Star-Bulletin Sports


Monday, December 20, 1999



Associated Press
Hawaii's Williams Ross goes one way while his board
goes another during the Mountain Dew Gerry Lopez
Pipe Masters Pipeline. Williams was defeated by fellow
Hawaii surfer Conan Hayes in Round 2.



Pipeline at its
gnarly best

The Pipe Masters finishes
today in 'dangerous but
fun' conditions

By Greg Ambrose
Special to the Star-Bulletin

Tapa

As the Mountain Dew Gerry Lopez Pipe Masters entered its final day of competition today, the spectators on the beach at the Banzai Pipeline were still buzzing from yesterday's competition.

Throughout the day, the ocean alternately treated the world's best professional surfers to incredible tube rides and tormented them with memorable drubbings.

The 10-to 12-foot waves were bolstered by occasional huge sets that broke on the deep outside reefs, turning the traditional lineup at the Pipeline into a maelstrom that had surfers scrambling for safety.

"I always said I'd go out in anything, but I was holding my pants out there," Hawaii surfer Sunny Garcia said. "After watching Derek (Ho) and the other guys get hurt out here the other day, I was little bit cautious out there. It was dangerous and gnarly, but fun."


By Pierre Tostee, ASP World Tour
Australian Shane Wehner upset former Association
of Surfing Professionals world champion Damien
Hardman in the Pipeline Masters.



The tubes vanished during Garcia's heat with last year's Pipe Masters runner-up Bruce Irons of Kauai, as huge sets periodically buried the barrels in swirling walls of white water. The few pitching peaks that lured the two Hawaii surfers into the pit quickly executed them with a liquid guillotine on the inside section.

But Garcia knocked Irons out of the contest by paddling for the horizon and latching onto a huge wave on the second reef, which he took for a speed run all the way to the inside section.

Newly crowned world champion Mark Occhilupo of Australia turned in a masterful performance in his quest to end his dream season with an exclamation point of a repeat performance of his 1985 victory in the Pipe Masters.

In the process, Occhilupo ended the dream ride of Aussie Zane Harrison, 19, the hero of the Rip Curl Cup at Sunset Beach who had been on a tear taking out the top Association of Surfing Professionals world tour contestants.

In an earlier heat, Harrison had bested Occhilupo, but in yesterday's competition, Occhilupo taught his countryman a valuable lesson in a battle of the old new school versus the new school of surfing.

While Harrison embarked on a desperate kamikaze assault on any hollow wave that came his way, with disastrous results, maestro Occhilupo created a spontaneous symphony on the waves. In one particularly delicious segment, Occhilupo took a late drop on a precipitous wave, paused to set up a full-rail bottom turn into a deep barrel, then stalled as the pitching lip hid him from view, and emerged in a mist of compressed air and salt water.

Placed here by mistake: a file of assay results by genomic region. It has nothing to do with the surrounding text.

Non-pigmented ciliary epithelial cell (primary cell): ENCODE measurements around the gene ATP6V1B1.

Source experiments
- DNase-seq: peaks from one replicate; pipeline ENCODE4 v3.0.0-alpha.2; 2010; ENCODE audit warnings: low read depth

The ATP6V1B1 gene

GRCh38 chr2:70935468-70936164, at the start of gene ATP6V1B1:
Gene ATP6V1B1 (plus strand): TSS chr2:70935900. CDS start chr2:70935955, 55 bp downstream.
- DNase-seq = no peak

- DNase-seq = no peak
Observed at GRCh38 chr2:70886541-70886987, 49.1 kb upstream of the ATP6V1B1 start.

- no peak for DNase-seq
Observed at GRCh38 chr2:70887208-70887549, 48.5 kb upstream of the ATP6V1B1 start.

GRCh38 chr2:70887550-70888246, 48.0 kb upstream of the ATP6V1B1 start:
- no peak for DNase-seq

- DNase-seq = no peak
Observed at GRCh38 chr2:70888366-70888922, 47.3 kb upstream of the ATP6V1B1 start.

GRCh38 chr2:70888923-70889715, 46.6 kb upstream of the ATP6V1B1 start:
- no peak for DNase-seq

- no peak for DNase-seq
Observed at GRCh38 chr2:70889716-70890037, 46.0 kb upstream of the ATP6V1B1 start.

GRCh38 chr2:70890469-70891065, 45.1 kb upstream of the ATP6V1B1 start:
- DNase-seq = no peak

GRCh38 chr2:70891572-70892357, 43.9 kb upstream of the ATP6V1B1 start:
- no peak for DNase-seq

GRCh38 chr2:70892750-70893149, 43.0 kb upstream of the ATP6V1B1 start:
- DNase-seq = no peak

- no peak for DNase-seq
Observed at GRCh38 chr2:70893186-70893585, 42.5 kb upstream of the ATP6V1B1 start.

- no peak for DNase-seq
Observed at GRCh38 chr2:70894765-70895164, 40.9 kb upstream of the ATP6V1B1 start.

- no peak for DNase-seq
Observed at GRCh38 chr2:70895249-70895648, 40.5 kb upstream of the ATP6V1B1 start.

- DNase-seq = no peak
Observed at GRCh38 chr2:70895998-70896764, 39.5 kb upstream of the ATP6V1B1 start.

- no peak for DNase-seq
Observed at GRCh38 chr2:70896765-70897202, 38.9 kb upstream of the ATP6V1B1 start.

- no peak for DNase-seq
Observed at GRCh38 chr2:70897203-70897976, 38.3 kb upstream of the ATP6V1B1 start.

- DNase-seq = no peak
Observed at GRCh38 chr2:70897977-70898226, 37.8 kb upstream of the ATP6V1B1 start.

Hawaii surfer Tamayo Perry also dispatched one of Australia's bright young stars by taking out World Championship Tour pro Taj Burrow in a dramatic heat.

The crowd went wild when Perry fell from the sky on a steep, concave peak, clawed his way under the lip as it pitched overhead and set his rail for a full-speed, deep barrel.

As Burrow gamely burrowed backside into some tight tubes, Perry completed his statement that he is ready for the world tour with one last late drop that he maneuvered into a improbably deep tube.

In a day of competition filled to overflowing with drama, the ocean saved the best for last. Kauai surfer Andy Irons was eager to keep one family member in the Pipe Masters, and seasoned world tour veteran Luke Egan of Australia was just as keen to further his own goal of a Pipe Masters victory.

Irons set the pace with his first wave of the heat, where he ducked backside into the tube, then repeated the barrel ride on the inside section in case the judges had missed the first one.

After Irons and Egan traded late drops on outside waves with nary a tube in sight, Irons lunged into a pitching wave and, against all odds, emerged to daylight after the roof collapsed on his head. But Egan answered back with a deep barrel on a bigger wave that earned a nearly perfect 9 points, and gave him a great chance to knock the last Irons out of the event.

With two minutes left, Irons clawed his way onto a beast of a wave on the second reef, powered off the lip and rebounded off the white water, then repeated the lip-bash and white water slam in even more radical fashion at full speed on the towering wave.

The wave pitched out as it churned across the reef, and Irons pulled in for a deep barrel and emerged through the white water curtain to slam off the lip again as the crowd roared.

The judges responded with the event's only perfect 10-point score, and the last of the 16 finalists had won a place in today's competition in fine fashion.

Conan Hayes rounded out the contingent of four Hawaii surfers that has Garcia in the lead for a Triple Crown title and possible Pipe Masters victory.



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